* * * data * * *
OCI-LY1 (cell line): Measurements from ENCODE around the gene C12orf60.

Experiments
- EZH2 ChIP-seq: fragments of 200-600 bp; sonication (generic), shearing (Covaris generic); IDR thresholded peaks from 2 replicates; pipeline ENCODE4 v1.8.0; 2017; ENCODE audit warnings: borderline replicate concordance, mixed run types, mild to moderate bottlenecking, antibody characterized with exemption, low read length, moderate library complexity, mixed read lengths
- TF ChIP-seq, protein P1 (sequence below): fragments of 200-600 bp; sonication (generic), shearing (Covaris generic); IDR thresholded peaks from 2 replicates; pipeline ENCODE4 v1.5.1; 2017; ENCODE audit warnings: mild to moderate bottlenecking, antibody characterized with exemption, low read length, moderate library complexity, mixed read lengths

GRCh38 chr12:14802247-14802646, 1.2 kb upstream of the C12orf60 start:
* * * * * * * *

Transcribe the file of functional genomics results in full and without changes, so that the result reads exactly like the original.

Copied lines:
OCI-LY1 (cell line): Measurements from ENCODE around the gene C12orf60.

Experiments
- EZH2 ChIP-seq: fragments of 200-600 bp; sonication (generic), shearing (Covaris generic); IDR thresholded peaks from 2 replicates; pipeline ENCODE4 v1.8.0; 2017; ENCODE audit warnings: borderline replicate concordance, mixed run types, mild to moderate bottlenecking, antibody characterized with exemption, low read length, moderate library complexity, mixed read lengths
- TF ChIP-seq, protein P1 (sequence below): fragments of 200-600 bp; sonication (generic), shearing (Covaris generic); IDR thresholded peaks from 2 replicates; pipeline ENCODE4 v1.5.1; 2017; ENCODE audit warnings: mild to moderate bottlenecking, antibody characterized with exemption, low read length, moderate library complexity, mixed read lengths

GRCh38 chr12:14802247-14802646, 1.2 kb upstream of the C12orf60 start: